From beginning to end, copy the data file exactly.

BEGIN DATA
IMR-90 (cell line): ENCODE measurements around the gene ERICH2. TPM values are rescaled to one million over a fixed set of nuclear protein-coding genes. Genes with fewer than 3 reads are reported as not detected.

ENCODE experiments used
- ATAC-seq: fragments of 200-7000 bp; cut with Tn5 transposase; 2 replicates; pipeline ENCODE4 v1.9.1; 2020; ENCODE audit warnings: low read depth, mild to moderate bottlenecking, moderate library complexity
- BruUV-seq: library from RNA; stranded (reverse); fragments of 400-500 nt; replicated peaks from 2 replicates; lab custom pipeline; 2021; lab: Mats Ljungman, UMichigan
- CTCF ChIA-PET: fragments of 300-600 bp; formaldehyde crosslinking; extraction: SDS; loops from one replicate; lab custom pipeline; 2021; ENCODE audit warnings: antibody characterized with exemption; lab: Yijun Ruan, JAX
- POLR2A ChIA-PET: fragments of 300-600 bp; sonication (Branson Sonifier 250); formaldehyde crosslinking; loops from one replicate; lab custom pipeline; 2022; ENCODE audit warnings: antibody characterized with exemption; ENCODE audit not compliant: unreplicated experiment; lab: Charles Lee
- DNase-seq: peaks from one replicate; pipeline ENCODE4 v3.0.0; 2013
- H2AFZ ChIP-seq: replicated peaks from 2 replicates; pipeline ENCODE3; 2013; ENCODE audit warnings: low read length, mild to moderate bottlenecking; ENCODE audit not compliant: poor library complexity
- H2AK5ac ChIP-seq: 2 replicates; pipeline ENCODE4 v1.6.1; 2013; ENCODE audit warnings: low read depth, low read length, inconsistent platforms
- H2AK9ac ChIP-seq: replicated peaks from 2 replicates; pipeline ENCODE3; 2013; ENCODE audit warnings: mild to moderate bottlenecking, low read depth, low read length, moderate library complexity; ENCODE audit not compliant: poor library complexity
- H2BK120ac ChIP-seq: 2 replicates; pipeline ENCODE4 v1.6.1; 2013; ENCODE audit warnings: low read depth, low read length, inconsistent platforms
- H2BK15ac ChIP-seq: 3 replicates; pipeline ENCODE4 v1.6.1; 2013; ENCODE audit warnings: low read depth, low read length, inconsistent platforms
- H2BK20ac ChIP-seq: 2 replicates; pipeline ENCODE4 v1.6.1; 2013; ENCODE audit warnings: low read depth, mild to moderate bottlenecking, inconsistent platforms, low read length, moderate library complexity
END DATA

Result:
IMR-90 (cell line): ENCODE measurements around the gene ERICH2. TPM values are rescaled to one million over a fixed set of nuclear protein-coding genes. Genes with fewer than 3 reads are reported as not detected.

ENCODE experiments used
- ATAC-seq: fragments of 200-7000 bp; cut with Tn5 transposase; 2 replicates; pipeline ENCODE4 v1.9.1; 2020; ENCODE audit warnings: low read depth, mild to moderate bottlenecking, moderate library complexity
- BruUV-seq: library from RNA; stranded (reverse); fragments of 400-500 nt; replicated peaks from 2 replicates; lab custom pipeline; 2021; lab: Mats Ljungman, UMichigan
- CTCF ChIA-PET: fragments of 300-600 bp; formaldehyde crosslinking; extraction: SDS; loops from one replicate; lab custom pipeline; 2021; ENCODE audit warnings: antibody characterized with exemption; lab: Yijun Ruan, JAX
- POLR2A ChIA-PET: fragments of 300-600 bp; sonication (Branson Sonifier 250); formaldehyde crosslinking; loops from one replicate; lab custom pipeline; 2022; ENCODE audit warnings: antibody characterized with exemption; ENCODE audit not compliant: unreplicated experiment; lab: Charles Lee
- DNase-seq: peaks from one replicate; pipeline ENCODE4 v3.0.0; 2013
- H2AFZ ChIP-seq: replicated peaks from 2 replicates; pipeline ENCODE3; 2013; ENCODE audit warnings: low read length, mild to moderate bottlenecking; ENCODE audit not compliant: poor library complexity
- H2AK5ac ChIP-seq: 2 replicates; pipeline ENCODE4 v1.6.1; 2013; ENCODE audit warnings: low read depth, low read length, inconsistent platforms
- H2AK9ac ChIP-seq: replicated peaks from 2 replicates; pipeline ENCODE3; 2013; ENCODE audit warnings: mild to moderate bottlenecking, low read depth, low read length, moderate library complexity; ENCODE audit not compliant: poor library complexity
- H2BK120ac ChIP-seq: 2 replicates; pipeline ENCODE4 v1.6.1; 2013; ENCODE audit warnings: low read depth, low read length, inconsistent platforms
- H2BK15ac ChIP-seq: 3 replicates; pipeline ENCODE4 v1.6.1; 2013; ENCODE audit warnings: low read depth, low read length, inconsistent platforms
- H2BK20ac ChIP-seq: 2 replicates; pipeline ENCODE4 v1.6.1; 2013; ENCODE audit warnings: low read depth, mild to moderate bottlenecking, inconsistent platforms, low read length, moderate library complexity